More gambling will make more harm a sure thing
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The Minnesota Legislature is debating the largest expansion in gambling in 30 years. Much of the focus has been on sports gambling, but there is another important gambling issue in play — one that has brought virtual slot machines to every corner of the state.
A small but extremely important provision regarding these slot machines is contained in HF 1938, the House Omnibus Tax bill. This small provision reaffirms the intent of the 2012 Legislature that developed a compromise on the use of electronic pulltabs to finance the construction of U.S. Bank Stadium. Without this language contained in the 2023 Omnibus Tax bill, an unelected board (the Minnesota Gambling Control Board) will be empowered to ignore regulations established by the Legislature and future legislatures.
During the debate to construct a new football stadium in 2012, stadium supporters proposed what many believed to be a new and expanded form of gambling: an electronic pulltab. Money derived from this new form of gambling was proposed as a method to help fund the new football stadium in downtown Minneapolis.
Legislators, Native American Indian tribes and our anti-gambling coalition wanted assurance that this new form of gambling, the electronic pulltab, would not resemble nor "mimic" a slot machine. We received that assurance, and it was written into the authorizing legislation that allowed, for the first time in Minnesota, e-pulltabs. The beneficiary of these e-pulltabs would be the stadium and, later, various charities that sponsor such games in many of the state's bars and restaurants.
Over the past 10 years, gambling interests have ignored the will of the 2012 Legislature and designed e-pulltabs that very closely resemble slot machines, including what's called an "open-all" feature. This feature allows faster play and unveils the pulltab results with a single tap of a button — just like a casino's slot machine. Indeed, the fast-paced action of e-pulltabs is so similar to popular slot machine action that, according to Allied Charities of Minnesota, "every e-pulltab game in the state" now features this "open-all" provision.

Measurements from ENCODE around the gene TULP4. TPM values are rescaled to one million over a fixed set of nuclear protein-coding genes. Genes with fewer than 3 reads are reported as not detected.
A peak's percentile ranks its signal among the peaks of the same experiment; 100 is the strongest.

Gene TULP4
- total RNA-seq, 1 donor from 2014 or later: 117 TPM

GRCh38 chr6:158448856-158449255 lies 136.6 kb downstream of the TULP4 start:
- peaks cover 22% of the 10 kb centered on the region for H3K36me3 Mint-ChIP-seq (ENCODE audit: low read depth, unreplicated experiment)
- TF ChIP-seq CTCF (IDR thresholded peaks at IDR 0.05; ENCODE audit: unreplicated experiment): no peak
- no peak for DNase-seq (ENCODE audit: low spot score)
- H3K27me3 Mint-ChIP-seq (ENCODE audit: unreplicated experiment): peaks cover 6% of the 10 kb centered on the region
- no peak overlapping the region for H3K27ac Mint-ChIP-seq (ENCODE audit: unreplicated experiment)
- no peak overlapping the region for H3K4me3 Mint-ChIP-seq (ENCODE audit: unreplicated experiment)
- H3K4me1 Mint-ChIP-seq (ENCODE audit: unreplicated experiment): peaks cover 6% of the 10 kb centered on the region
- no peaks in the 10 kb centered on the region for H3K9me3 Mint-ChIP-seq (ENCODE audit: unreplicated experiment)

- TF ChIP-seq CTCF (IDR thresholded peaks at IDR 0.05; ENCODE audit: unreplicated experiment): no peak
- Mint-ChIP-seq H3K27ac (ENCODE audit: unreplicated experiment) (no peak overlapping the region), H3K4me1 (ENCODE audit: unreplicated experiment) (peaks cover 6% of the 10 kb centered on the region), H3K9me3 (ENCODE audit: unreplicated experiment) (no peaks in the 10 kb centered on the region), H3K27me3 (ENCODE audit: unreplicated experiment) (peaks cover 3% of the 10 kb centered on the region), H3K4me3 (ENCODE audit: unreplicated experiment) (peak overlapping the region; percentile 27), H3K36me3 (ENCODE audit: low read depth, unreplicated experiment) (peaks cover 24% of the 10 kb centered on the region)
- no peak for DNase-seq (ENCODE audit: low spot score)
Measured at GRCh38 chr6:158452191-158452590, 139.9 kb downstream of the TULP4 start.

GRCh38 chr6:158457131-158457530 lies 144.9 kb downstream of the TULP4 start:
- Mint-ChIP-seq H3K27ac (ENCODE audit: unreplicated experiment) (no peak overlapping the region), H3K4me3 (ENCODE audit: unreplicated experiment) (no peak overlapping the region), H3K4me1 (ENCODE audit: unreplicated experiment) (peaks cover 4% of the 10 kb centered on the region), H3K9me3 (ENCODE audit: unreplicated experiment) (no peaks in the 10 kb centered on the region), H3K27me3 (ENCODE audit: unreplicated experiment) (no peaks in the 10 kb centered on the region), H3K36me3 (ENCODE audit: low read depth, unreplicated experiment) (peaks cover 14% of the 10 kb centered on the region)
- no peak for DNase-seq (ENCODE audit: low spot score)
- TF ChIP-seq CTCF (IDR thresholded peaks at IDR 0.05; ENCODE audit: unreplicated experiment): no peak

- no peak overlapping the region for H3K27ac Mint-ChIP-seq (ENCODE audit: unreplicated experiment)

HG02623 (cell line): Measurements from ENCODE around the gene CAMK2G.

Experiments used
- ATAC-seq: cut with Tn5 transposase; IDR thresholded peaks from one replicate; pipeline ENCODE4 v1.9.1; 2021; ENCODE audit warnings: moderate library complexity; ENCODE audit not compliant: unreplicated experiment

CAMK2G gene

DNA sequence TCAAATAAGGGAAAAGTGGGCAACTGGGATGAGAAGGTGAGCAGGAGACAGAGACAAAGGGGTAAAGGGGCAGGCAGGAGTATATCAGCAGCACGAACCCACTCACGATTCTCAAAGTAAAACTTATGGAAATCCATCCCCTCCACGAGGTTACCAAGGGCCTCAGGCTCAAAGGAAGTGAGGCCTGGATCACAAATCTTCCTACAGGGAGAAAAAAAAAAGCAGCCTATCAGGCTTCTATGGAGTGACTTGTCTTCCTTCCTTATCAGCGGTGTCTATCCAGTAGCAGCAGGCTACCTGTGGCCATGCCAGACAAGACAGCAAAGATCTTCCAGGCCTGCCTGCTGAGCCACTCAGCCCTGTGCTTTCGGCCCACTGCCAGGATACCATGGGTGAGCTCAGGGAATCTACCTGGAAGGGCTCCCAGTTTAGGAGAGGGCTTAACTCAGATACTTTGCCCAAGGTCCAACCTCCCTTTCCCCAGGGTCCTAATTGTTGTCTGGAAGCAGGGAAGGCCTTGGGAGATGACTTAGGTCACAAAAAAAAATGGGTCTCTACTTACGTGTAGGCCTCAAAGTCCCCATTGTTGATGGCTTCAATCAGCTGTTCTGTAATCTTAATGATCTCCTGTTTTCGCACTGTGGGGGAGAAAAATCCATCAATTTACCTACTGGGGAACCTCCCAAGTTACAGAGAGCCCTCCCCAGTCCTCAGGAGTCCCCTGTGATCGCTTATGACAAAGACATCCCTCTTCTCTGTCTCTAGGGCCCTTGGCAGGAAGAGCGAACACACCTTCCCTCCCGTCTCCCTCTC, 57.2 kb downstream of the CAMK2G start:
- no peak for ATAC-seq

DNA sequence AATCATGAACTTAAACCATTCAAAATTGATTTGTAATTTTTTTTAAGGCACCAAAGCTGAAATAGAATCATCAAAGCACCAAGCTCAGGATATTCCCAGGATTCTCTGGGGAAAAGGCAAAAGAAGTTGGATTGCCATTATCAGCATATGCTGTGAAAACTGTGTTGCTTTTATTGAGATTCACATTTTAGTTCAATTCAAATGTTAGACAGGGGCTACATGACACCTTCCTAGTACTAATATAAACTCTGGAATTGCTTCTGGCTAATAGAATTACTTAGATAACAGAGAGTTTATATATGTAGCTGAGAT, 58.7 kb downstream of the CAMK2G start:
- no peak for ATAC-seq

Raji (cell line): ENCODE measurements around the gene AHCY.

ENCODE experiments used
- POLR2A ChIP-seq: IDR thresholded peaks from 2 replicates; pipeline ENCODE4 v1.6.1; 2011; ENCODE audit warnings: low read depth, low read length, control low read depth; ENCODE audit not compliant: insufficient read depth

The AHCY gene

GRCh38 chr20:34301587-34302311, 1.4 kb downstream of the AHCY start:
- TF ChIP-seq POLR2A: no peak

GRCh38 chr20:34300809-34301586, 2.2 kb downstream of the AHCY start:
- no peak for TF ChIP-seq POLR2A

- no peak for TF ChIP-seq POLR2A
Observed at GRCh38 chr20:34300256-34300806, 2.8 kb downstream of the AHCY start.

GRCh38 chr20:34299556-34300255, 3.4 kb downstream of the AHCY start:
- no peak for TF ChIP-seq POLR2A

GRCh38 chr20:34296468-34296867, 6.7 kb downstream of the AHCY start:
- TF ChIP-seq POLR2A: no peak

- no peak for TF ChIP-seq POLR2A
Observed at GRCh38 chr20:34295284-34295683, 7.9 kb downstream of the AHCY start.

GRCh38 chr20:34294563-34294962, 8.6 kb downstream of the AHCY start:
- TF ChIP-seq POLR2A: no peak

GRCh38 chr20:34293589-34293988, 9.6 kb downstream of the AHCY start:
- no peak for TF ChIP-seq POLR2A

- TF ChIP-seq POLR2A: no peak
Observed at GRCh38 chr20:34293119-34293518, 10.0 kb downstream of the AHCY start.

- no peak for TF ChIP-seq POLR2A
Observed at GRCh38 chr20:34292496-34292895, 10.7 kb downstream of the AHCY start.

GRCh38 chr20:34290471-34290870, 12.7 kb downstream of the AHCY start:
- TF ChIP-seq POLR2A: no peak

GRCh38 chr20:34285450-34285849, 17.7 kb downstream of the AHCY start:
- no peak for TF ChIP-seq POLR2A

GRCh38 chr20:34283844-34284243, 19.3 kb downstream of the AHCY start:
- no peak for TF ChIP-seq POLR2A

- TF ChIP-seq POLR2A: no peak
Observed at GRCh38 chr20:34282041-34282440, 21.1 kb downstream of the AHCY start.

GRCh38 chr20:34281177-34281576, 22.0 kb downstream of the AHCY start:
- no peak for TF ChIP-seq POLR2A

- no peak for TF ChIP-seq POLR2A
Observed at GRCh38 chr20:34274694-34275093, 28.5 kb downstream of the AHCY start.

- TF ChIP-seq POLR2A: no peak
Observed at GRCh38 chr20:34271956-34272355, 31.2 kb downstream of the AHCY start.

Because this "open-all" slot machine feature was explicitly prohibited by the 2012 Legislature, this issue was adjudicated and a decision was issued in February 2023 by the Minnesota Court of Appeals. The 21-page ruling decreed that the "open-all" provision proved that the e-pulltabs didn't "closely conform to the paper versions" and were a clear violation of legislative intent.
After that ruling, Gambling Control Board Executive Director Tim Mahoney said, "I don't think if they took some of the bells and whistles away from e-tabs you would have that much of an impact." Indeed, according to reports, paper pulltabs garnered $2.1 billion in gross receipts in fiscal year 2022, an increase from $1.9 billion the previous year.
To be clear: This is not about denying future revenue for charitable gambling, the primary beneficiary of paper and e-pulltab revenue. Instead, this is an important separation of powers issue, where an unelected body — the Minnesota Gambling Control Board — has overstepped its authority and authorized a policy contrary to that specifically set forth by the Legislature and dramatically expanding casino-style gambling.
To continue to ignore this overreach is granting an unelected regulatory agency the authority to boldly ignore legislative intent in future matters that may come before that body.
Nearly 20 years ago, University of Illinois economist Earl Grinols wrote a groundbreaking book on the economic and social costs of gambling. At that time, he estimated that the social costs of gambling in the United States, meaning increases in crime, lost work time, bankruptcies and financial hardships imposed on the family of the gambler "had reached epidemic proportions," costing the U.S. economy $54 billion annually. He compared it to the drug use epidemic that was estimated at the time to have an economic cost of $110 billion.
Since that time, gambling has increased its stranglehold in Minnesota, where we remain one of the few states that allow 18-year-olds to gamble. Legislators understand the myriad problems associated with more gambling — so much so that with each new government-approved gambling expansion, they included a provision to provide "help" for those who become addicted to gambling. Tragically, that "help" often comes only after devastation, economic (lost homes and jobs) and personal (divorce and depletion of a family's savings).
We're told that sports gambling is inevitable and that we should step aside and allow this new form of "entertainment" to be approved by the Legislature. Heck, policymakers are so concerned about gambling addiction that they've even set up a fund to help those who inevitably fall victim to the mega-gambling companies that operate sports betting sites.
But as we've learned with electronic pulltabs: gambling guardrails are only good if the Legislature pays attention to its oversight obligations and sees to it that laws are enforced as written. Otherwise, the Legislature's word rings as hollow as the next get rich quick lottery scheme.
Annette Meeks is a board member of Citizens Against Gambling Expansion.